Over the weekend, actor and former conservative politician Fred Thompson accused The Drudge Report with “being in Romney’s back pocket” because of the disproportionate amount of pro-Romney to anti-Newt Gingrich stories posted on the site. In a different instance earlier this month, President Barack Obama accused the press of giving him a “cold and aloof” image. In an era of unprecedented polarization, the one thing all major politicians seem to agree on is the menace of media bias.
Despite the cacophony of accusations that come from both sides of the aisle, media bias might not be as much of a problem as once thought. With social media exploding and the rise of the citizen journalist, complaints about media bias are obsolete.
From the social media perspective, Twitter alone boasts roughly 100 million users and is credited with breaking the news of Osama Bin Laden’s death before any traditional media outlet. Political blogs run by engaged citizens cover a myriad of issues, from state to federal, left to right. Yet, entire organizations exist for the sole purpose of exposing potential bias by major news outlets.
The two leading organizations, the Media Research Center and FAIR parse the smallest details of newscasts, newspapers and periodicals. The Media Research Center, the more conservative of the two watchdogs, recently launched a $5 million campaign to expose “media bias and its role in the 2012 election.” FAIR, the more progressive of the two, offers enthusiasts a weekly radio show that promises to uncover “sexism, racism, homophobia and the power of corporate influence” in the media.
For all the aforementioned promises, one might assume that there is some index to make this problem quantifiable. In fact, several indexes are routinely employed to judge the health of the media. The complex Herfindahl-Hirschman Index gives insight into industry concentration of the media; the more casual Press Freedom Index ranks how democratically a country treats its press. However, there is no index that has made media bias quantifiable.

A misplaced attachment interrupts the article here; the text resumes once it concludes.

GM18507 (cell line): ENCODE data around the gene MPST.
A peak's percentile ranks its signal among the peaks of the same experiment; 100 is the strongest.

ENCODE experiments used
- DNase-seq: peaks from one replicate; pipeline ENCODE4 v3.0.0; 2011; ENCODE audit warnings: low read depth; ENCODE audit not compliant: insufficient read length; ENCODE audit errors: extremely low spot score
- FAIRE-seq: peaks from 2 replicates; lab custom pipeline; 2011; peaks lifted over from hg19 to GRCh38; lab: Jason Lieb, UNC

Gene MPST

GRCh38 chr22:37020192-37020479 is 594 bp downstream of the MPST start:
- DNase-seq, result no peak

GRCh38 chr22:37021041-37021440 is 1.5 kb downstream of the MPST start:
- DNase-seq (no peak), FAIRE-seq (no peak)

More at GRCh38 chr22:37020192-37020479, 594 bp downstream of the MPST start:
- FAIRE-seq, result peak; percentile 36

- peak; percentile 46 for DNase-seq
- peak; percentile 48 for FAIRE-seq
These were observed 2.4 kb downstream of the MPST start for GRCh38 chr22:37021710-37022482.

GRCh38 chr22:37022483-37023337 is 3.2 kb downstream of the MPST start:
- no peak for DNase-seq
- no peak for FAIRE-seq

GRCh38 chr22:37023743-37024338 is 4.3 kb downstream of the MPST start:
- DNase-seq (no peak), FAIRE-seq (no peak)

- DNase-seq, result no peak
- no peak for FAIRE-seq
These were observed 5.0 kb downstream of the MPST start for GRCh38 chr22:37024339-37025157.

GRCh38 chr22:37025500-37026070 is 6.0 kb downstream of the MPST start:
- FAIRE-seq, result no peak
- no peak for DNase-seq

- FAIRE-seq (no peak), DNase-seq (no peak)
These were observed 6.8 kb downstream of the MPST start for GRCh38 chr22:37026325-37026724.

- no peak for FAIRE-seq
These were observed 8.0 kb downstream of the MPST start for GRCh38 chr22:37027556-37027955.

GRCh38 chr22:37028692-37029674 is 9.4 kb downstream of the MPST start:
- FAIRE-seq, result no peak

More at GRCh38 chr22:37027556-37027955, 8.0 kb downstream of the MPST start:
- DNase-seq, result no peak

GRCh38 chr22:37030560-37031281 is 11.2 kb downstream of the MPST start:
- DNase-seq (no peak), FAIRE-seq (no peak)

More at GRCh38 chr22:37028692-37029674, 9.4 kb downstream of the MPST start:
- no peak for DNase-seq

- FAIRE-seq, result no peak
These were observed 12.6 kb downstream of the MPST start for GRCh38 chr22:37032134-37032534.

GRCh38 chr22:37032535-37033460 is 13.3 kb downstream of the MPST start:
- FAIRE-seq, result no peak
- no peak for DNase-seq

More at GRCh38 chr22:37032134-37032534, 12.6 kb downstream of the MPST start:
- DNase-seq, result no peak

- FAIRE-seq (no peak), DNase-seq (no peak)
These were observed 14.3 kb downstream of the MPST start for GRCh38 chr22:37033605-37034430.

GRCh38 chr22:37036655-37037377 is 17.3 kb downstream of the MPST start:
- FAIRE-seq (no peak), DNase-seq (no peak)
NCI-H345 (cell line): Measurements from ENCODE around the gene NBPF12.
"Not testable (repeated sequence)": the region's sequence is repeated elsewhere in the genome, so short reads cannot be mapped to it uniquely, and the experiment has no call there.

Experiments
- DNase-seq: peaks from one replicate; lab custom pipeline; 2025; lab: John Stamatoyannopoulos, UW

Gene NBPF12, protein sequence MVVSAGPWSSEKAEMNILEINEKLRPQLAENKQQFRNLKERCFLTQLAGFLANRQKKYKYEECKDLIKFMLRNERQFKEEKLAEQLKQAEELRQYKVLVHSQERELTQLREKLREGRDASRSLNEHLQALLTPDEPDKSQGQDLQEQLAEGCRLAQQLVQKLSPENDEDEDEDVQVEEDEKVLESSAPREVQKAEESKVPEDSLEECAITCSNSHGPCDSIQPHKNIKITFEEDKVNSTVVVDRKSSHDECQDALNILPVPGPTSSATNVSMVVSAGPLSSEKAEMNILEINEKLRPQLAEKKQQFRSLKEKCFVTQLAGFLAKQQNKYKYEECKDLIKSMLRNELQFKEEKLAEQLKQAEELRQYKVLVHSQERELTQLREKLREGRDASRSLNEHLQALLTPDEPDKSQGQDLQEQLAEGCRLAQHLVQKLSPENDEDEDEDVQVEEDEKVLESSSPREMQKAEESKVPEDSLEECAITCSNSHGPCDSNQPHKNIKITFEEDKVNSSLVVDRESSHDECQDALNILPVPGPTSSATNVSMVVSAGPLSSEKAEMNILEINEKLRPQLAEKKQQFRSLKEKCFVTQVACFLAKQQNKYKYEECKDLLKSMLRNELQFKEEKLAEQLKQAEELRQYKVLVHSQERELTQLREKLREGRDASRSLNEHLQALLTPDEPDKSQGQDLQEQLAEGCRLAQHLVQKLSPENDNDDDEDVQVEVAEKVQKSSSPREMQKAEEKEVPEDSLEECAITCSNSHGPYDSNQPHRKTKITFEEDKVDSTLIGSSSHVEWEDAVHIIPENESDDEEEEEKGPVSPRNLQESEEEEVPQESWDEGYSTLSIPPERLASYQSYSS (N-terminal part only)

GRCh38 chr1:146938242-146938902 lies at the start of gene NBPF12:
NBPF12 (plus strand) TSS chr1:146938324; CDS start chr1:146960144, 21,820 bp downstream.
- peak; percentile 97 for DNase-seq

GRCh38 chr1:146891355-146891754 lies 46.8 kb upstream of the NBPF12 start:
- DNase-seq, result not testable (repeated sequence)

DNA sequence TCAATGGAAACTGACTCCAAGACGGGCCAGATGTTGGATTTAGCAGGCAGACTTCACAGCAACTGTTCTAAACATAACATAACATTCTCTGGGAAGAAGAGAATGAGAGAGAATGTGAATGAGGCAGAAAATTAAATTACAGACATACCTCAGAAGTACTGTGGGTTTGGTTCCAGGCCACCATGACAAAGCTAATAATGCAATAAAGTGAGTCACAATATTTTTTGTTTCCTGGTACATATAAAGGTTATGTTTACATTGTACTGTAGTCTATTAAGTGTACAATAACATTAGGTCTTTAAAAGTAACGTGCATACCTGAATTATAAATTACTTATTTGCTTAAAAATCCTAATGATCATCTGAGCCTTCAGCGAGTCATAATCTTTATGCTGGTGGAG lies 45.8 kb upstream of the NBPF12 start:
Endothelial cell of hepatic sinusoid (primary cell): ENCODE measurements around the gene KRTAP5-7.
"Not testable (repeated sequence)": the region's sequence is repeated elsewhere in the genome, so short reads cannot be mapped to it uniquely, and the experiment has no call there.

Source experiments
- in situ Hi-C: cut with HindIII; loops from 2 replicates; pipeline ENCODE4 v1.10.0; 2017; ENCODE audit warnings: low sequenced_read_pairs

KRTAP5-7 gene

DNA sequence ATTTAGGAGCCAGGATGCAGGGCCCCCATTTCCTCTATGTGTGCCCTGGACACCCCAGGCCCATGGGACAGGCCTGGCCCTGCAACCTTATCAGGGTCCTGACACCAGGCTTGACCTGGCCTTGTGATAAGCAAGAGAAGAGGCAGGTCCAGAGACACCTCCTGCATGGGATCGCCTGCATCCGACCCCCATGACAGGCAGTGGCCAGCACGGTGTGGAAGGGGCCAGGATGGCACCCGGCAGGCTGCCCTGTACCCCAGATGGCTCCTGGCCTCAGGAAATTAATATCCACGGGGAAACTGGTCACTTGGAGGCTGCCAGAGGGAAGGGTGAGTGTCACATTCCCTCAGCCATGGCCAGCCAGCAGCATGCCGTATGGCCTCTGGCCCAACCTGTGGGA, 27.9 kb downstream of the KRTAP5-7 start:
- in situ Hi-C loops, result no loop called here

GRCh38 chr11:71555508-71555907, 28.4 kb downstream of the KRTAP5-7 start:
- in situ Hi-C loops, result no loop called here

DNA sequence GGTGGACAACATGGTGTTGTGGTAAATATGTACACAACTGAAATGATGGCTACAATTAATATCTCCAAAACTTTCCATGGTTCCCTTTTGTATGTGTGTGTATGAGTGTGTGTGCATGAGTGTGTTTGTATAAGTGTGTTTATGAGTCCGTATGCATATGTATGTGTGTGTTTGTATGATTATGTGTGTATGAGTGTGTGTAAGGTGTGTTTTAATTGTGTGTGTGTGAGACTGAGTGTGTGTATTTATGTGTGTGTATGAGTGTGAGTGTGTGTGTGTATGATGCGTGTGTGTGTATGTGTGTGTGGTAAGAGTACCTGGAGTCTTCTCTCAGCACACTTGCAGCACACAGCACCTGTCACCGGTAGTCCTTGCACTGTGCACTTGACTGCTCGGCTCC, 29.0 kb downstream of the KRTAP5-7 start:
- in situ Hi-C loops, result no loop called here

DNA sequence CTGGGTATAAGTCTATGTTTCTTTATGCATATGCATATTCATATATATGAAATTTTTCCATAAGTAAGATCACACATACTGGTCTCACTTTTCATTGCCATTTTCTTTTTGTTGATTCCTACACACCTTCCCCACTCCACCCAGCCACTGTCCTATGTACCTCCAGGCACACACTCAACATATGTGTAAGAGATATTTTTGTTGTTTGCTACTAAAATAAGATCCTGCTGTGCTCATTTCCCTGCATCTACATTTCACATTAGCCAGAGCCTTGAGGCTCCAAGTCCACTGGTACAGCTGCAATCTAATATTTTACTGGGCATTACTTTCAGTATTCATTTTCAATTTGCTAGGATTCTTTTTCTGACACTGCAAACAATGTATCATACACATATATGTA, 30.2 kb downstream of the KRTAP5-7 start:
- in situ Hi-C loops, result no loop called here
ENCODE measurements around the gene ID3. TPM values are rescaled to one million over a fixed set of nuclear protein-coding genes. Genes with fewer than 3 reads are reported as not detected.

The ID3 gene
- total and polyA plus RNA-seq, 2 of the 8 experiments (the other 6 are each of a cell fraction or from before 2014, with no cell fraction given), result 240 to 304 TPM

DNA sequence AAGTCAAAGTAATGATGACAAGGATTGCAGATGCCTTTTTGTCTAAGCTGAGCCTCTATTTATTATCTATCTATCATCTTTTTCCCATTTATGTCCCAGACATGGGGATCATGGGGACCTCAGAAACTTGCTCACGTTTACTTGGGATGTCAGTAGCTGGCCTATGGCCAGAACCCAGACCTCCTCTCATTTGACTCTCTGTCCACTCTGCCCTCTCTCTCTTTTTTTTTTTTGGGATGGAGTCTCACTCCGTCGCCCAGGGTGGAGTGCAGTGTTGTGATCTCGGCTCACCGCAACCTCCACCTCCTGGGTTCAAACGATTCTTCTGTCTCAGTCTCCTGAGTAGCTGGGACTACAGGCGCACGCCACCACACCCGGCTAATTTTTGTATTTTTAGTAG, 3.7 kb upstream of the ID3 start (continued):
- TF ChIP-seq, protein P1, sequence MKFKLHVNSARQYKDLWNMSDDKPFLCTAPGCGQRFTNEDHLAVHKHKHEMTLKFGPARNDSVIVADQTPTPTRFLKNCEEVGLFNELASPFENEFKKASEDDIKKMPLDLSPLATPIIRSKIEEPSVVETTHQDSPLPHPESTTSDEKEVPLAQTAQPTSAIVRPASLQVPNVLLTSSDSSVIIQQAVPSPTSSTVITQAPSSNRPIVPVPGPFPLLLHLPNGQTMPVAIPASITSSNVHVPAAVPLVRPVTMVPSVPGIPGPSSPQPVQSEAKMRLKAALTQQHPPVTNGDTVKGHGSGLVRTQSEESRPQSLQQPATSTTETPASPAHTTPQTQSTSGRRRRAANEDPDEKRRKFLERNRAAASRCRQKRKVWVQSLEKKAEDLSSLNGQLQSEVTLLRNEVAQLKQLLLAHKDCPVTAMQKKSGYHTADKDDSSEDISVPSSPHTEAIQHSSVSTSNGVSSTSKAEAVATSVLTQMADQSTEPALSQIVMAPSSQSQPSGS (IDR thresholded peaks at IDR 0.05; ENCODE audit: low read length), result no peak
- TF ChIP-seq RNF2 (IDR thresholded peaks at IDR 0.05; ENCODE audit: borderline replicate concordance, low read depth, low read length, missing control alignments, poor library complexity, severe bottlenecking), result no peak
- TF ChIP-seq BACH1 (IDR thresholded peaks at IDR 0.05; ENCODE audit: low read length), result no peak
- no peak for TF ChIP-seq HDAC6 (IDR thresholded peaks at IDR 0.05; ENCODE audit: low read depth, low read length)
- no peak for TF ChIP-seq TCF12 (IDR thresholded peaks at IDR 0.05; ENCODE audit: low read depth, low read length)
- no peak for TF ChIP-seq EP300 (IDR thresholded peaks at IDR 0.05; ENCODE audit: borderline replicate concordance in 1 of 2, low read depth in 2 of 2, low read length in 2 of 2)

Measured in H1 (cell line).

Instead, the closest thing to commensurability is a study by UCLA political science professor, Timothy Groseclose. Groseclose’s study, “A Measure of Media Bias,” tracks “how many times media outlets reference policy groups in comparison with how many times congressman cite these groups.” Although it identifies potentially loaded language, is this truly an accurate measure?
Groseclose isn’t alone in his efforts to uncover what constitutes media bias. Malcolm Gladwell discusses the correlation between Brian William’s facial expressions and the promotion of Republican candidates in his book The Tipping Point. Again, does this provide any real insight into the alleged problem?
The lack of consistent measurement standards, coupled with the explosion of new types of journalism makes the “menacing media bias” seem like a trite chimera. Perhaps media bias as a problem should go the way of pornography in that “we know it when we see it.” If news consumers are cognitive enough to notice perceived bias from a source, then they are cognitive enough to seek out another source and ponder another perspective.
Arguably, the primary goal of journalists is to enable some semblance of an informed citizenry. Thomas Jefferson adroitly pointed out that “a well informed citizenry is the only repository of the public will.” However, being well informed requires a certain level of personal responsibility on behalf of the citizen, i.e. seeking out different perspectives. Instead of berating the media as opinion peddlers, recognize the bounty of unorthodox, fresh perspectives waiting to be discovered.
Photo Credit: mfhiatt